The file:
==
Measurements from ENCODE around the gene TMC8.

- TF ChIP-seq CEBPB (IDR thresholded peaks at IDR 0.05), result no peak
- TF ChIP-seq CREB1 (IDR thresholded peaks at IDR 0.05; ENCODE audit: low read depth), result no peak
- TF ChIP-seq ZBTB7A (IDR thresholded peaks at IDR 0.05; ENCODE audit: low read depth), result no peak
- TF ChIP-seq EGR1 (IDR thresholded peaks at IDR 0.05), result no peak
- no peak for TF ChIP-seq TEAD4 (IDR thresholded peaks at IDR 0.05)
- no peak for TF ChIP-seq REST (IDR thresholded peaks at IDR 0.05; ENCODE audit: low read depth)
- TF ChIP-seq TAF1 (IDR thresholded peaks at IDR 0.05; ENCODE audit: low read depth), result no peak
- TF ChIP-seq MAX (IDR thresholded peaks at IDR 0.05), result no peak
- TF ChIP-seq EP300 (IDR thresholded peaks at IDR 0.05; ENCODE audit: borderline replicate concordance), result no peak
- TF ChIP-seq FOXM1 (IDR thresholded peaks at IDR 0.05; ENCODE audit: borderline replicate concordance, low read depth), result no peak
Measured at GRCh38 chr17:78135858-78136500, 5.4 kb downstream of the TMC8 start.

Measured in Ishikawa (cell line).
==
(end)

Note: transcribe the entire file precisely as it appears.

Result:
Measurements from ENCODE around the gene TMC8.

- TF ChIP-seq CEBPB (IDR thresholded peaks at IDR 0.05), result no peak
- TF ChIP-seq CREB1 (IDR thresholded peaks at IDR 0.05; ENCODE audit: low read depth), result no peak
- TF ChIP-seq ZBTB7A (IDR thresholded peaks at IDR 0.05; ENCODE audit: low read depth), result no peak
- TF ChIP-seq EGR1 (IDR thresholded peaks at IDR 0.05), result no peak
- no peak for TF ChIP-seq TEAD4 (IDR thresholded peaks at IDR 0.05)
- no peak for TF ChIP-seq REST (IDR thresholded peaks at IDR 0.05; ENCODE audit: low read depth)
- TF ChIP-seq TAF1 (IDR thresholded peaks at IDR 0.05; ENCODE audit: low read depth), result no peak
- TF ChIP-seq MAX (IDR thresholded peaks at IDR 0.05), result no peak
- TF ChIP-seq EP300 (IDR thresholded peaks at IDR 0.05; ENCODE audit: borderline replicate concordance), result no peak
- TF ChIP-seq FOXM1 (IDR thresholded peaks at IDR 0.05; ENCODE audit: borderline replicate concordance, low read depth), result no peak
Measured at GRCh38 chr17:78135858-78136500, 5.4 kb downstream of the TMC8 start.

Measured in Ishikawa (cell line).